was a prosecutor in Texas before entering private practice and handling deserving cases.
Bob Brotherton Conducts Murder Hearing
Judge Bob Brotherton Presides Over Murder Case
Judge Bob Brotherton, who has had a remarkable career presiding over high profile cases, heard a murder case in Wichita Falls, Texas Friday in the court he once presided over on a regular basis. An icon of Wichita Falls for decades, Judge Brotherton retired two years ago as the Presiding Judge of the 30th District Court.
Since retiring from that position, Brotherton has become a Visiting Judge, traveling across a large expanse of the Lone Star State, hearing major cases in several jurisdictions including his hometown of Wichita Falls.
Judge Denies Bond Motion In Justin Love Murder Trial
In Friday's hearing regarding bond, the judge denied the motion for bail presented on behalf of defendant Justin Love. Attorneys Melvin Horany and Mark Barber are both court-appointed to represent Love in the murder trial.
Assistant District Attorney Kyle Lesser represented the State of Texas at the hearing.
Judge Says No Date Set For Jury Trial
While the Love case is expected to end up in front of a jury, Judge Brotherton explained there is no setting yet for the jury trial. The pandemic has created valid concerns for the safety of jurors by the Texas Supreme Court.
Judge Brotherton Moves To Hurst, Texas
Judge Brotherton's move from Wichita Falls to Hurst, Texas this week, does not mean he will be absent from Wichita Falls courtrooms. Wichita County remains one of the locations he will continue to work as Visiting Judge.
Brotherton Family Has Left Mark On Wichita Falls
Citizens of Wichita Falls will be relieved Judge Brotherton will still dispense justice in this city of 105,000. The Brotherton family first moved here in the 1940s after the judge's father Paul Brotherton moved here. An outstanding athlete at LSU, Paul was signed by the Cleveland Indians baseball team. He came to Wichita Falls when he was traded to the Spudders Baseball team.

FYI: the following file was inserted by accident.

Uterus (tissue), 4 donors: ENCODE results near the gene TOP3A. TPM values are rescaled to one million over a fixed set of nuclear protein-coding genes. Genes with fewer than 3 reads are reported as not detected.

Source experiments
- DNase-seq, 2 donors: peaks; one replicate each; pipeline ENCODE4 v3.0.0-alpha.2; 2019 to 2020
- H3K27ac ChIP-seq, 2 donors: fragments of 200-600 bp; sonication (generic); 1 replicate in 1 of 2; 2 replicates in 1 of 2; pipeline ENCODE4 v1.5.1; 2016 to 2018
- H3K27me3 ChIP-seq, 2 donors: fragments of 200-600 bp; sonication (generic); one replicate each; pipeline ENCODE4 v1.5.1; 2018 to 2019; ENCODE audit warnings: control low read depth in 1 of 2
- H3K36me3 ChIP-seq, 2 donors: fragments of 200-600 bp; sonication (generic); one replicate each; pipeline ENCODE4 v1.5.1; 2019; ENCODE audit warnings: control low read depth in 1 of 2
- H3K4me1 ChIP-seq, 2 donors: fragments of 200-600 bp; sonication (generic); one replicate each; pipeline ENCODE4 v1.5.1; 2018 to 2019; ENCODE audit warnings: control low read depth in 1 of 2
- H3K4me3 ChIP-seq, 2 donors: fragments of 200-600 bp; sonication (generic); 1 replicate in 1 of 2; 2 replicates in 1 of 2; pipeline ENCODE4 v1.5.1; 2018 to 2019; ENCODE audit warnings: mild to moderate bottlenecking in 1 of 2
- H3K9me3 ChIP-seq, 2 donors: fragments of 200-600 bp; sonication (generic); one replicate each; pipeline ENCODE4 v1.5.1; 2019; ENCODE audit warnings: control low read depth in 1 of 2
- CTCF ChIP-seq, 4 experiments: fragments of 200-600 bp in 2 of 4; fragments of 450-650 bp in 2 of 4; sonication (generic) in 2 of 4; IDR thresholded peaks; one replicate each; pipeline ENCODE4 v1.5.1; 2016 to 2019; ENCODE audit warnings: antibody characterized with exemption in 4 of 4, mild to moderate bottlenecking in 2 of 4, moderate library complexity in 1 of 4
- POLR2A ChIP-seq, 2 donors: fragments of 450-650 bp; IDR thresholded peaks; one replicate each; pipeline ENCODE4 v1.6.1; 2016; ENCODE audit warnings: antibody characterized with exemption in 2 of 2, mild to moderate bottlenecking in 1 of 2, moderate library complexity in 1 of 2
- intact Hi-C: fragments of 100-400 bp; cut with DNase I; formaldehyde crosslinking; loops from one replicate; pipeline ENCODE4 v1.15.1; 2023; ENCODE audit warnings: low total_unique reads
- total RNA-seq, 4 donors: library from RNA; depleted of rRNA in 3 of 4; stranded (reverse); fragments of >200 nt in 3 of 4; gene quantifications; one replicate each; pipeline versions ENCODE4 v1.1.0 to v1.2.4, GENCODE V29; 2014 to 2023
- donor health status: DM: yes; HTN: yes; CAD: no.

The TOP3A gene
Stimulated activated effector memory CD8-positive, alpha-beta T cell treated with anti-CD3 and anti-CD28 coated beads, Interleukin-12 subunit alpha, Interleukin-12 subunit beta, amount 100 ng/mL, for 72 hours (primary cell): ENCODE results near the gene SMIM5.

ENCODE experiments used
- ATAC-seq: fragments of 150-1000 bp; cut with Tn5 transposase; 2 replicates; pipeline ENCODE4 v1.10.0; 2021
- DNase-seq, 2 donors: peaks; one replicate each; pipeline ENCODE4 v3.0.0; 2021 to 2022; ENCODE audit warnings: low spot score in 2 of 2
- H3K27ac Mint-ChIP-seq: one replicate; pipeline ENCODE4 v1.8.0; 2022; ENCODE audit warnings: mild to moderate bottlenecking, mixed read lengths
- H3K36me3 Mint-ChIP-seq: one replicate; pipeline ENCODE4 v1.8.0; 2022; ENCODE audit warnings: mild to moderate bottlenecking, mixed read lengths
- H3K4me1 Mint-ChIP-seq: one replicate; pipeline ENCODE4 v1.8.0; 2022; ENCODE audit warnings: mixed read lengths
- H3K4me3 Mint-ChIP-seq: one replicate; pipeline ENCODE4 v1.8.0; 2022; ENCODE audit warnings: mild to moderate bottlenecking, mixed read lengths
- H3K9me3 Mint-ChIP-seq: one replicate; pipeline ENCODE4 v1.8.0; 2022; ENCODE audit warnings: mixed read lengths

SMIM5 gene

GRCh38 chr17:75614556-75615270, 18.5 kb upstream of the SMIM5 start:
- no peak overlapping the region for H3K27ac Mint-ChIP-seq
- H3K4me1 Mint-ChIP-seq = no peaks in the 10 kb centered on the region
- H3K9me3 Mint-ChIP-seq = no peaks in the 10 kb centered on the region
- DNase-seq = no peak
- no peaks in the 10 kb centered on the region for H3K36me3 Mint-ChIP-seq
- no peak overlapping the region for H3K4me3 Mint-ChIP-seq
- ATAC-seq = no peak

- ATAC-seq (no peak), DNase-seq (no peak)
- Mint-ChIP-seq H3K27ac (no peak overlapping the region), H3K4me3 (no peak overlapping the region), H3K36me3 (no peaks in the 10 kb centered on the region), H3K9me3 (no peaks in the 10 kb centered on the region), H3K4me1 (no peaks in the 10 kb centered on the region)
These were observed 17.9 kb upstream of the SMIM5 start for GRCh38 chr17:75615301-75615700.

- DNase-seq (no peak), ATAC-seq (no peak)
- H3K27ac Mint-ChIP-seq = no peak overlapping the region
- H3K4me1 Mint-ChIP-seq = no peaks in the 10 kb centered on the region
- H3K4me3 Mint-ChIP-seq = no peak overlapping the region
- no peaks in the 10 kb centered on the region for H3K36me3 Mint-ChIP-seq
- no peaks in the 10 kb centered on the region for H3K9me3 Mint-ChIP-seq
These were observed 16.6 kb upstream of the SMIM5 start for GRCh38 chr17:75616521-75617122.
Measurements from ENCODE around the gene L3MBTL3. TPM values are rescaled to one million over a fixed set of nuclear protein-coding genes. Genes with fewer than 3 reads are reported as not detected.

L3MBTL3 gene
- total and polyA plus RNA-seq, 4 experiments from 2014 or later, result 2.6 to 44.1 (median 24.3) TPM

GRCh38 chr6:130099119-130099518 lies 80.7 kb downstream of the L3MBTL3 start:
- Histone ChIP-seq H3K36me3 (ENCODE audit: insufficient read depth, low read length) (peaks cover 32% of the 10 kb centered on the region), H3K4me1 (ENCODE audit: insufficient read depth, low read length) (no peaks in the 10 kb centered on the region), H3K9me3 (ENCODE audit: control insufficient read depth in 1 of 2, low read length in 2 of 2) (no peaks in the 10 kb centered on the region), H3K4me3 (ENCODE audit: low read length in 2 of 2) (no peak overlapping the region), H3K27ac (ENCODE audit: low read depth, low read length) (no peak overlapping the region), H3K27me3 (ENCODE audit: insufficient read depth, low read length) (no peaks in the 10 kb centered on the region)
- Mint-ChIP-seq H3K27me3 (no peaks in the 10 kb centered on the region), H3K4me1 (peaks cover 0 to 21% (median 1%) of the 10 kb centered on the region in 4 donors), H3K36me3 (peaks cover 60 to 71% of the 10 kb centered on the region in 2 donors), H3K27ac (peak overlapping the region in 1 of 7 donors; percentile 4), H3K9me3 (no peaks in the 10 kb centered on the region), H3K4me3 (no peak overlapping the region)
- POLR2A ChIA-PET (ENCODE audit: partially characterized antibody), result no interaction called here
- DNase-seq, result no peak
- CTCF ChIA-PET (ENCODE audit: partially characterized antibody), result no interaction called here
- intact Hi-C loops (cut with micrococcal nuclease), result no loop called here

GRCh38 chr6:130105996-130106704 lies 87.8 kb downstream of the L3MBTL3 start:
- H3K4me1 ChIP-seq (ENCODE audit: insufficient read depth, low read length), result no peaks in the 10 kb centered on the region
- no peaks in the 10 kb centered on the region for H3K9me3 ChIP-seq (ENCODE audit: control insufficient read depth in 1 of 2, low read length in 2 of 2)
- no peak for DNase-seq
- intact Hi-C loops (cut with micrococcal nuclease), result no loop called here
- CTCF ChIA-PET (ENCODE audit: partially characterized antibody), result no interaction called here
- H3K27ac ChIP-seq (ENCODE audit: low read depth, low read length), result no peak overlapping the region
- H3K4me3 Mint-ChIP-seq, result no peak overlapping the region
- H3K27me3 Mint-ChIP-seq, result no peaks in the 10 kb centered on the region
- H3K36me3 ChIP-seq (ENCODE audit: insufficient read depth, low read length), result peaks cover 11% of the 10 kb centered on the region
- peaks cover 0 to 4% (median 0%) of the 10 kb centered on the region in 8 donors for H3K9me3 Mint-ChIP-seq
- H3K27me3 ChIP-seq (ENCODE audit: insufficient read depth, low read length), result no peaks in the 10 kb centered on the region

Paul Brotherton Sets Down Roots
After retiring from baseball, Paul Brotherton made his name as a basketball and tennis coach in Wichita Falls. He coached the then Midwestern University baseball and basketball teams before coaching several Rider High School tennis teams to state championships.
While doing this, he teamed up with former LSU footballer Dixie White to open up the Brotherton White Sporting Goods Store at the corner of Brook and Ninth Streets where the Frank and Joe Coffee Shop is now locatted.
White served as head football coach at Midwestern during this time.
Judge Brotherton Worked In Sporting Goods Stores
While Coach Brotherton moved the store to the location near Wichita Falls High School, Judge Brotherton recalled with fondness having the privilege of working in his dad's business which was later known as Brotherton-Evans Sporting Goods and included Bobby Evans.
Brotherton Has Heard Dallas and Tarrant County Cases
Even while living in Wichita Falls, Judge Brotherton often heard major cases in Dallas and Fort Worth Courts. His new residence in Fort Worth suburb Hurst, will not change his assignment area which includes Wichita, Archer, Clay, Montague, Jack, Wise, Young, Tarrant, Denton and Collin Counties.
Brotherton Legal Legacy Continues
Judge Brotherton's legal legacy is in good hands as son Ross Brotherton is studying hard at Creighton Law School in Omaha, Nebraska. Ross is currently preparing for mock trial. Ross has done well, finishing second in moot court competition before.
Faryion Wardrip Murder Trial
One of the most high profile cases Judge Brotherton presided over was the Faryion Wardrip capital murder trial. Brotherton has said the case that stays with him the most is the Wardrip trial. He said, "That case is still not resolved. He pled guilty, was sentenced to death, his case is still caught up in the federal writ process. There needs to be closure for the family,-people that were victims, and members of the family that were victims. It just lingers for them."